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Carrie Holmes MacGillivray

Sue Harrington

It was a lucky day for Glengarry, when the late Evelyn Theakston van Beek and her husband George, decided to take a Sunday afternoon drive in the country on July 11, 1965. Heading east along the Raisin River toward Williamstown, they made their acquaintance with a large house, well placed on a terrace with lawns and trees to set it off.
“Now there's MY idea of a house,” Evelyn said to George, who knew of her life-long dream to live in a big house. As luck would have it, the house was for sale. This was the beginning of Mrs. van Beek's love affair with Dalcrombie, home the historic MacGillivray family. After buying the house, which the van Beek's renamed Avonbloem, Evelyn began the hunt for information that culminated in her writing a book about the MacGillivrays of Dalcrombie.
Carefully sifting through archival materials, writing letters to newspaper editors, contacting friends of friends of friends, Mrs. van Beek discovered missing links, unravelled genealogical mysteries, and brought a colourful and talented family to the attention of history lovers.
A copy of her work was placed in the Williamstown Library's Local History Collection, and two large scrapbooks containing photos, memorabilia and letters which she had amassed in her studies of the MacGillivrays, are located in the Glengarry The Archives in the Sir John Johnson Manor House.
The late Mrs. van Beek left Glengarry more than just the legacy of her work, however. It was announced in the fall of 2003 that she had bequeathed $125,000 to the Glengarry Historical Society. Her interest in Dalcrombie and the resulting information she gathered about the fascinating MacGillivray family had ignited in her a love of Glengarry history. Of the MacGillivrays of Dalcrombie, this is what she discovered.

The story begins, as with so many other families in Glengarry, in Scotland. Familiar terms - Culloden, British landowners, the New World, the fur trade, adventure - combined to create in John McGillivray, as in countless other young men of the time, the desire to sail across the Atlantic.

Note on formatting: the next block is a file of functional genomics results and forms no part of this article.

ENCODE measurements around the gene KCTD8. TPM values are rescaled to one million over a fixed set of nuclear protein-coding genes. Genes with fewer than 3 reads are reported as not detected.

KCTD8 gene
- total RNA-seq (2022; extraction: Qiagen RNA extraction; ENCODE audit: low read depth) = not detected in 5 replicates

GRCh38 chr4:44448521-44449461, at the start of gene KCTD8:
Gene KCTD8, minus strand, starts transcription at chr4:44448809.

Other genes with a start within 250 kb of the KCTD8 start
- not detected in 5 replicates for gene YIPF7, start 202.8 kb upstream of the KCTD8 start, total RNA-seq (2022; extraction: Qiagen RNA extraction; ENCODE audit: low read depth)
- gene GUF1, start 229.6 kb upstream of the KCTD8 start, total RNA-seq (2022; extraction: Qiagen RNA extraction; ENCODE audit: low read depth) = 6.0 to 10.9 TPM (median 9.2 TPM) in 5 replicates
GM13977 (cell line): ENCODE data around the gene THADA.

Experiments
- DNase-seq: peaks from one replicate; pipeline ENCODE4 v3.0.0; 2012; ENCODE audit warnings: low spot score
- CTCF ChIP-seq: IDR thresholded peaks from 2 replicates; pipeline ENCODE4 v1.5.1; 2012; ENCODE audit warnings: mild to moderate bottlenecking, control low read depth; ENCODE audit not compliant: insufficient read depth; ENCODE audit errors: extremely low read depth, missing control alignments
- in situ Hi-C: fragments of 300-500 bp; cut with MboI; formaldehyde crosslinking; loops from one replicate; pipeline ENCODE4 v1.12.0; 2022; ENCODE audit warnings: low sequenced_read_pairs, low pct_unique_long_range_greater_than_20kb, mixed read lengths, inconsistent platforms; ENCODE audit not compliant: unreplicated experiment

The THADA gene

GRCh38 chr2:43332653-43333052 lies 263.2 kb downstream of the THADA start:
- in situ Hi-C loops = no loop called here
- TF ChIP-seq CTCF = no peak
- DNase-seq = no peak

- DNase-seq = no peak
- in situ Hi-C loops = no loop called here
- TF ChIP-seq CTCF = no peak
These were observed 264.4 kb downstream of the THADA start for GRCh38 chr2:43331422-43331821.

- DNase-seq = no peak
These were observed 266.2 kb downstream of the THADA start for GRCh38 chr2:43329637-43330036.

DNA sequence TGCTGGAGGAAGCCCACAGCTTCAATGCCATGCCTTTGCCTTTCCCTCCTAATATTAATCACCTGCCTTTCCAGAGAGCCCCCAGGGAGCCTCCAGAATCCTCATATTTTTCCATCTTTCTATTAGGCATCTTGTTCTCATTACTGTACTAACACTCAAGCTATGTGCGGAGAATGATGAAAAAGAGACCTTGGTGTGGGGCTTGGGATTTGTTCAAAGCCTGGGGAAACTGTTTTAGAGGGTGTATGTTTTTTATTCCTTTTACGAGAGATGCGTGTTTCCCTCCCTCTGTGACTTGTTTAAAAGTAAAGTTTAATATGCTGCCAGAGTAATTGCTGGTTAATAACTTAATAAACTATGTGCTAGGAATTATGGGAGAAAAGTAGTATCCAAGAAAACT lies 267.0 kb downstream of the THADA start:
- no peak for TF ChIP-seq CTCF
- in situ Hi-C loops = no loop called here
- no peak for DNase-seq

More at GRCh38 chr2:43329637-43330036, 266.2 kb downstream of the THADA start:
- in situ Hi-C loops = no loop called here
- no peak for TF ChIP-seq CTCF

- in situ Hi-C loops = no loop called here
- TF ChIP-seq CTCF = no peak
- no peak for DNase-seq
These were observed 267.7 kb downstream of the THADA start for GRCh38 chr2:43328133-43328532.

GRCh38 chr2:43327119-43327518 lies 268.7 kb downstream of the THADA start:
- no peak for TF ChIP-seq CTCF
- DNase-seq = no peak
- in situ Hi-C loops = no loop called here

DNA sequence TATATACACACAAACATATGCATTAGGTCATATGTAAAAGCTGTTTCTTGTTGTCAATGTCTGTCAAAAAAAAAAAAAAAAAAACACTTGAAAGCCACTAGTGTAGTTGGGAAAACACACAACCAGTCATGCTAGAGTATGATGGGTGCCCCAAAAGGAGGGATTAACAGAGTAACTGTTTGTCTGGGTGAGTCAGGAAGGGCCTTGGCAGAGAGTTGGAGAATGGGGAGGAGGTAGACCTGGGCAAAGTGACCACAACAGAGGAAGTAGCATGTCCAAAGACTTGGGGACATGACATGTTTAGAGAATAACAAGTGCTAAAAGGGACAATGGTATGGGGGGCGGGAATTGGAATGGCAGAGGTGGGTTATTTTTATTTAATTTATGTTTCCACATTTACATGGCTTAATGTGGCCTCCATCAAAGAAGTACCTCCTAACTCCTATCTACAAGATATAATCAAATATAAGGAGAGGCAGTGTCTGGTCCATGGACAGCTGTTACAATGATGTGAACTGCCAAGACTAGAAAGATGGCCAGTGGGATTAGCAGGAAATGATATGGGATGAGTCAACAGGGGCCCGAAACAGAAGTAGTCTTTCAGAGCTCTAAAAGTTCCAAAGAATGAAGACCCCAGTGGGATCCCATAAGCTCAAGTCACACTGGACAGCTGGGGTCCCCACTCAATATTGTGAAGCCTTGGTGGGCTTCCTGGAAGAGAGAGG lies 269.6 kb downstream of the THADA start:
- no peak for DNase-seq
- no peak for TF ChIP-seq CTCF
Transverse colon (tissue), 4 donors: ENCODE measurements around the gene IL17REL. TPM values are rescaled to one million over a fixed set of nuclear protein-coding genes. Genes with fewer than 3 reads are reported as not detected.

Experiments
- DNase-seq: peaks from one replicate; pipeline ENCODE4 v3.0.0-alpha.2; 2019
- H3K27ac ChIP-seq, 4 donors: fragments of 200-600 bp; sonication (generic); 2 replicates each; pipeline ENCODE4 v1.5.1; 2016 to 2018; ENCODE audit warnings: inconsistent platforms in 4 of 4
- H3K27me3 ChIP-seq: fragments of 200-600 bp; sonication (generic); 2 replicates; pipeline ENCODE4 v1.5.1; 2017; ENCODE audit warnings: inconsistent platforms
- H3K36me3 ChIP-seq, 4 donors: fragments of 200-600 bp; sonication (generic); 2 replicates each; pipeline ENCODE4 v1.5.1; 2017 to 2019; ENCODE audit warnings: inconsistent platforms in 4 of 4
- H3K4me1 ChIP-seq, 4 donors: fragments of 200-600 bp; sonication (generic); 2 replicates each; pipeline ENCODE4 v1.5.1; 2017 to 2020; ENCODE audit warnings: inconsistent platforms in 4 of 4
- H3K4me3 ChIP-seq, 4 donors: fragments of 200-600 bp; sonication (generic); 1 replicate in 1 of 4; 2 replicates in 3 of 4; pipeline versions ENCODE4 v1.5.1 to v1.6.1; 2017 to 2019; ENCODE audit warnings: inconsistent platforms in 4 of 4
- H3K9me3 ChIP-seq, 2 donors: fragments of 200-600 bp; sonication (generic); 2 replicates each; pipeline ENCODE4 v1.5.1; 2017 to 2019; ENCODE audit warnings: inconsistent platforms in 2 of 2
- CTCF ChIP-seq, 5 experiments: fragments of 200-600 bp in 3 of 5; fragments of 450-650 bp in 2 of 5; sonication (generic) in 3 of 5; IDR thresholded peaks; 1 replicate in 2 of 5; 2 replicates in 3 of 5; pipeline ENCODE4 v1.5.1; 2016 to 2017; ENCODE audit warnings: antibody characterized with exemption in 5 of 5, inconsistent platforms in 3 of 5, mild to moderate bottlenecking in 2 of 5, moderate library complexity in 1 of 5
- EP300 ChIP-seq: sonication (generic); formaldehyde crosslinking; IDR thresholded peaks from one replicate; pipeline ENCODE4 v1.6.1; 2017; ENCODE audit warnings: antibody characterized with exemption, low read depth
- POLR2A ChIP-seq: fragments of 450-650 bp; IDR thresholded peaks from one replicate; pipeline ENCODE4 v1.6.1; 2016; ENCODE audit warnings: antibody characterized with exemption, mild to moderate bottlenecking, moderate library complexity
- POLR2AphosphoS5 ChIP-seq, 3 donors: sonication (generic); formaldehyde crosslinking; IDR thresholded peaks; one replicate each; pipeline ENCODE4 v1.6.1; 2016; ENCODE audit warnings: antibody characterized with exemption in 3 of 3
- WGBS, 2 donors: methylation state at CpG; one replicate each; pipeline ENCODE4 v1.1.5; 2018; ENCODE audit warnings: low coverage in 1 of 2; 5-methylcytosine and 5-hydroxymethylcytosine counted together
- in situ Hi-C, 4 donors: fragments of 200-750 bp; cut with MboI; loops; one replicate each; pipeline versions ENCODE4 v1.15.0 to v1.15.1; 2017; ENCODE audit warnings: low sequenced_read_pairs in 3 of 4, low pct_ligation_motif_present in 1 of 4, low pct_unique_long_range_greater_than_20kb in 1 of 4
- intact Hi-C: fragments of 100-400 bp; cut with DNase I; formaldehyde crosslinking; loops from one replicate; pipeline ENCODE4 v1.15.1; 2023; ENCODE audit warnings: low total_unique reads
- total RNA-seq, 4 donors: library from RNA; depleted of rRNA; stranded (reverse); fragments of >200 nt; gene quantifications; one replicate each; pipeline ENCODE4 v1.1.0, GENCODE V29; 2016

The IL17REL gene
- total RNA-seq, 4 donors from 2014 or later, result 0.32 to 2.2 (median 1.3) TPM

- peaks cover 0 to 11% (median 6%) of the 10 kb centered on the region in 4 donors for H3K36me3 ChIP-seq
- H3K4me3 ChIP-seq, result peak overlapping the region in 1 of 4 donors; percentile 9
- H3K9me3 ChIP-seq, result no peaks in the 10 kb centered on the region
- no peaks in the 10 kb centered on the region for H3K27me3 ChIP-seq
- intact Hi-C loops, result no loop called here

McGillivray came over in the late 1790s, and promptly joined the North West Company. Several of his “distant cousins” were already prominent in the fur trading company, and one of them, the Hon. William MacGillivray, later became its head. John became a wintering partner in 1801, and five years later was in charge of the company in the Athabasca District of northern Saskatchewan.
In 1818, having accumulated some wealth, and having had an unwarranted brush with the law, John decided to retire. And like so many other NorTVesters, he chose the Williamstown area. He seiected a site on the Raisin River mid-way between Williamstown and Martintown now known in his honour as MacGillivray's Bridge - and there he built Dalcrombie, named after his ancestral home in Scotland.
The North West Company partners acted similarily by marrying aboriginal women. These women helped the fur- traders to survive in the long winters of the West, caring for, and “comforting,” their husbands.
From this union, McGillivray had four children, although just who they all were is not known. His son, William, followed in his footsteps in the North West Company, but was drowned in Stuart Lake, B.C., in 1832. His daughter, Elizabeth, married Colin Campbell, also an employee of the North West Company. Elizabeth and Colin had five sons and nine daughters, and some of you reading this may be descended from their offspring.
The other two children from John's marriage to the “perfect” Indian woman (as she was described by Governor Simpson) are not known. Local legend has it that after John settled down at Dalcrombie and was married to Isabella, the daughter of the Hon. Neil Mclean, the following event took place.

Carrie Holmes MacGillivray “One winter in a wild storm, there was a knock at the door. Isabella opened it and there stood an Indian woman with two small boys. She had come from the far Northwest, all the way to Glengarry, to claim their rights for the two boys.” So wrote Rhodes Grant of Martintown, who said he had been told the story by his grandmother, Janet Munro, who was raised on the farm adjacent to the MacGillivrays.
The visitors were taken in, and when spring came, the woman set out again for the West. John and Isabella kept the two boys. One died in childhood, while the other appears to have survived.
According to Mrs. van Beek, “Some people have cast doubt on this story, but when Mr. Ian Henderson of Williamstown was reading it in the trial draft of this history, there immediately flashed into his mind something his aunt had told him when he was a very little boy, namely that she had SEEN the Indian son of John McGillivray as a clerk in Vankleek Hill, Ont.”
Certainly there must be some truth to the story of an Indian woman following her husband back to the East. Tales of such happenings have swirled around the countryside for years, and have even been fictionalized in Grace Campbell's novel, The Thorn Apple Tree.